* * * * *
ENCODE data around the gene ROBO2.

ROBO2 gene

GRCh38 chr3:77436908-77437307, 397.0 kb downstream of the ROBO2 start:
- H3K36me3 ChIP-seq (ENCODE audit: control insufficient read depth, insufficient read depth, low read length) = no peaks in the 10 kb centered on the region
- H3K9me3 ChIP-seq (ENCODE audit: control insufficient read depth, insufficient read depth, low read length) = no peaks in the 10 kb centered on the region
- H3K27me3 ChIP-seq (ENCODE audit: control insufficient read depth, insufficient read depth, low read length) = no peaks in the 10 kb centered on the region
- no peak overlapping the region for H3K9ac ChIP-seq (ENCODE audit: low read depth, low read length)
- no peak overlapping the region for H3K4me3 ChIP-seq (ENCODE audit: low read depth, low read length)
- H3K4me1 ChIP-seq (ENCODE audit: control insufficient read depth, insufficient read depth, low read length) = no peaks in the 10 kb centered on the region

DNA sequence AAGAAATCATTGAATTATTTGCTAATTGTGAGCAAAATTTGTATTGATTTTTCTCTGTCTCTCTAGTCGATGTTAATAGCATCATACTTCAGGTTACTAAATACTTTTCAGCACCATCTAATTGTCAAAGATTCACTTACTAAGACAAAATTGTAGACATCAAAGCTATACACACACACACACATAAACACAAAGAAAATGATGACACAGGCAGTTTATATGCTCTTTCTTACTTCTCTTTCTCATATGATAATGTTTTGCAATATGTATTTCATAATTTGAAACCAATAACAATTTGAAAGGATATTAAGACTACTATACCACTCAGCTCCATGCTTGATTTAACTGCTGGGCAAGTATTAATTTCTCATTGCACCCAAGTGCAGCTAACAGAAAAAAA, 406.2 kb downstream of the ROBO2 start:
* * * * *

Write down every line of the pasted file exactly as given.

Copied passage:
ENCODE data around the gene ROBO2.

ROBO2 gene

GRCh38 chr3:77436908-77437307, 397.0 kb downstream of the ROBO2 start:
- H3K36me3 ChIP-seq (ENCODE audit: control insufficient read depth, insufficient read depth, low read length) = no peaks in the 10 kb centered on the region
- H3K9me3 ChIP-seq (ENCODE audit: control insufficient read depth, insufficient read depth, low read length) = no peaks in the 10 kb centered on the region
- H3K27me3 ChIP-seq (ENCODE audit: control insufficient read depth, insufficient read depth, low read length) = no peaks in the 10 kb centered on the region
- no peak overlapping the region for H3K9ac ChIP-seq (ENCODE audit: low read depth, low read length)
- no peak overlapping the region for H3K4me3 ChIP-seq (ENCODE audit: low read depth, low read length)
- H3K4me1 ChIP-seq (ENCODE audit: control insufficient read depth, insufficient read depth, low read length) = no peaks in the 10 kb centered on the region

DNA sequence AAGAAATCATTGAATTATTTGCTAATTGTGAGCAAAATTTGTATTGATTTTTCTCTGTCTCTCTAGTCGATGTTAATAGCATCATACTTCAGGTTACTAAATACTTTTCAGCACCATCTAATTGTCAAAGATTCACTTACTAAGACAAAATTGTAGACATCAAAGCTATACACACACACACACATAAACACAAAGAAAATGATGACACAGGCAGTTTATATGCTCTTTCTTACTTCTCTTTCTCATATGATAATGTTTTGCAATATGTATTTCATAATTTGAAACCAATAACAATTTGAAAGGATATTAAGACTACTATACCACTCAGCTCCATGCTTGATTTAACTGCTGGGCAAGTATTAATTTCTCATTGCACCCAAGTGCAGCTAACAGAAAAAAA, 406.2 kb downstream of the ROBO2 start: